A series for the inverse sine cardinal function

Discussion in 'Numerical Analysis' started by David W. Cantrell, Feb 14, 2004.

  1. The sine cardinal function,

    ( 1 if x = 0
    sinc(x) = (
    ( sin(x)/x otherwise,

    arises in several applications, and so its inverse should also be of
    interest. This note gives a series expansion for the inverse of sinc(x),
    0 <= x <= x0, where x0 (approx. 4.4934) denotes the positive value of x
    at which sinc(x) reaches its absolute minimum.

    [Besides posting this to sci.math, I have also posted it to
    sci.math.num-analysis and comp.dsp in the hope that some people might be
    able to give references to previous mathematical treatments of the inverse
    sinc function. In particular, I'd be interested to know if the series given
    here is already known.]

    With f(x) = 2*x + 3*x^3/10 + 321*x^5/2800 + 3197*x^7/56000 +
    445617*x^9/13798400 + 1766784699*x^11/89689600000 +
    317184685563*x^13/25113088000000 +
    14328608561991*x^15/1707689984000000 +
    6670995251837391*x^17/1165411287040000000 +
    910588298588385889*x^19/228420612259840000000 + ...,

    it can be shown that the desired inverse, abbreviated as Asinc here, is
    given by

    Asinc(x) = Sqrt(3/2) * f(Sqrt(1 - x))

    -----------------------------------------------------------------------
    A simple example:
    Find the positive root of the equation sin(x) = x/2.

    Rewriting the equation as sinc(x) = 1/2,
    the solution is x = Asinc(1/2) = Sqrt(3/2) * f(Sqrt(1/2)).

    Using just those terms shown above in the series for f, we get
    x = 1.8954905... (For comparison, solving by a different method, a much
    more accurate approximation is x = 1.8954942668788...)
    -----------------------------------------------------------------------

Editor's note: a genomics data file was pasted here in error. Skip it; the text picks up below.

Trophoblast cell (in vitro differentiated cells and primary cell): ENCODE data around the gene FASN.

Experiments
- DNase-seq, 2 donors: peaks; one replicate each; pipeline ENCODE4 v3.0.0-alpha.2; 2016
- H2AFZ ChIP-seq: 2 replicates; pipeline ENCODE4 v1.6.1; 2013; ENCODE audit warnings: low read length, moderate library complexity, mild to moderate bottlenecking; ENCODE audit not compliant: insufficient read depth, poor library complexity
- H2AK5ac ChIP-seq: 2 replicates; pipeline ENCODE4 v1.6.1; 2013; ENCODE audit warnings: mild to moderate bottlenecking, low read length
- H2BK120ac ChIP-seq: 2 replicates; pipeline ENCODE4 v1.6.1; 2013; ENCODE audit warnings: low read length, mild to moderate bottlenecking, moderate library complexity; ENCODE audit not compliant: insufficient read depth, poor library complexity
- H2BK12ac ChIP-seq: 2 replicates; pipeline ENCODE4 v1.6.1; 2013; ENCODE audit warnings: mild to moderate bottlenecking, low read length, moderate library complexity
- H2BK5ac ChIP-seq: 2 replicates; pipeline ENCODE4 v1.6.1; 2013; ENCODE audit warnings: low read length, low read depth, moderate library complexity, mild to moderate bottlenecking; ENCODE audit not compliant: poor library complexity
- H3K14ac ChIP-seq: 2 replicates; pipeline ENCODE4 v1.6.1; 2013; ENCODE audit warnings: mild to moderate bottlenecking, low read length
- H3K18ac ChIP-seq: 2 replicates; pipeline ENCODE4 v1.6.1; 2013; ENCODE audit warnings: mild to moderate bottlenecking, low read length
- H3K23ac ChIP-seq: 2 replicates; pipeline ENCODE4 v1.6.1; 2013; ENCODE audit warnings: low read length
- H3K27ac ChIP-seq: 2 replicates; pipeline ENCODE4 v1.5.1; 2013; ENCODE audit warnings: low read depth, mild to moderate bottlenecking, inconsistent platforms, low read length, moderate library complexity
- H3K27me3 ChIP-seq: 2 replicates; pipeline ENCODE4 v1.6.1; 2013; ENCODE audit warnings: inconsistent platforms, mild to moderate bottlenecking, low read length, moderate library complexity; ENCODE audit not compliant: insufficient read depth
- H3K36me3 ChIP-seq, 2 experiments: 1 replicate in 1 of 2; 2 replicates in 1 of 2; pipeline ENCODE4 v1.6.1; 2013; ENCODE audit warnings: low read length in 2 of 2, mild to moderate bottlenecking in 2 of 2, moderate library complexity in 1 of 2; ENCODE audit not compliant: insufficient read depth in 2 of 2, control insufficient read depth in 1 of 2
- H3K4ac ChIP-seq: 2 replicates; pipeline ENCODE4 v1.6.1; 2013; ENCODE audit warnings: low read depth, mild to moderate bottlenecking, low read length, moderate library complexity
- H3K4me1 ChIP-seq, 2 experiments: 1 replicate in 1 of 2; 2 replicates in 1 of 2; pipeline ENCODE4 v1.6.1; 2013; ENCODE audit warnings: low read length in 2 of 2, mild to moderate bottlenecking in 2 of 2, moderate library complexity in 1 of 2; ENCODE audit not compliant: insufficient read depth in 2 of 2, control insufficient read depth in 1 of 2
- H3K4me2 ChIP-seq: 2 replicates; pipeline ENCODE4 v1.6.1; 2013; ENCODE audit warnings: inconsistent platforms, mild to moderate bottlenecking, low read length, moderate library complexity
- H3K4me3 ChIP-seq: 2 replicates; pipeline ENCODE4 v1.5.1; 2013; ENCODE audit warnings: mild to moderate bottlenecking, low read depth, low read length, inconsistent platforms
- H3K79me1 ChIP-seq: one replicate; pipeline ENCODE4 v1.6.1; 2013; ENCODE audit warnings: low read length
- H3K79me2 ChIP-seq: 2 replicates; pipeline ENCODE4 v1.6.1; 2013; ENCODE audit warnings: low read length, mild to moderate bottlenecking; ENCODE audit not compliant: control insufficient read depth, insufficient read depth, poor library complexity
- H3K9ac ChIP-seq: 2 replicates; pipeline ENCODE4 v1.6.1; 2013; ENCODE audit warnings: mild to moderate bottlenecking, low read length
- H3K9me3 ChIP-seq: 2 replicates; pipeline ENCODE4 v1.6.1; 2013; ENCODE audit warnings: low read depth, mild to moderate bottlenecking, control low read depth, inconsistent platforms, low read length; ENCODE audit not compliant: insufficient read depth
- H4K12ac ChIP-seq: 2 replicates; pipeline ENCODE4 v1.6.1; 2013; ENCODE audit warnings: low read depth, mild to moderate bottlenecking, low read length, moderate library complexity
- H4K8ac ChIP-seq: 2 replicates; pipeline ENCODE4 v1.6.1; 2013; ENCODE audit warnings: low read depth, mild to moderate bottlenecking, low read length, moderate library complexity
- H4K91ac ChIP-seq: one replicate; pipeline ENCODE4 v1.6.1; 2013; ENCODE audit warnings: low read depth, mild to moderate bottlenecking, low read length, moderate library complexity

The radius of convergence of the above series for f is slightly larger than
    1.1 . As expected, when x is near that value, convergence is very slow.

    The series for f was obtained by reversion of series, etc. To be more
    specific, for anyone interested, in Mathematica the series may be obtained
    using

    Simplify[Normal[InverseSeries[1 - Series[Sin[x]/x, {x, 0, n}]]/Sqrt[3/2]
    /. x -> x^2], x > 0]

    where n (even) should be chosen to be 1 more than the highest power of x
    desired in the result.

    Unfortunately, I do not know a nice formula for the coefficients in the
    series for f.

    Thoughtful comments will be appreciated.

    David Cantrell
     
    David W. Cantrell, Feb 14, 2004
    #1
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  2. David W. Cantrell

    G. A. Edgar Guest

    here it is in Maple...
    z := 1/2*6^(1/2)*u
    AA := 1/3*sin(1/2*6^(1/2)*u)*6^(1/2)/u = 1-y^2
    AA1 := -1/3*sin(RootOf(-_Z+_Z*y^2+sin(_Z)))*6^(1/2)/(-1+y^2)
    2*y+3/10*y^3+321/2800*y^5+3197/56000*y^7
    +445617/13798400*y^9
    +1766784699/89689600000*y^11+317184685563/25113088000000*y^13
    +14328608561991/1707689984000000*y^15
    +6670995251837391/1165411287040000000*y^17
    +910588298588385889/228420612259840000000*y^19
    +1889106915501879285127263/669318078043783168000000000*y^21
    +122684251268939994619239/60571771768668160000000000*y^23
    +86578199631805319180104483967/58899990867852918784000000000000*y^25
    +36790913563978761395277930686421/
    34161994703354692894720000000000000*y^27
    +295479400033606079171291233070109663/
    371437974410411888261201920000000000000*y^29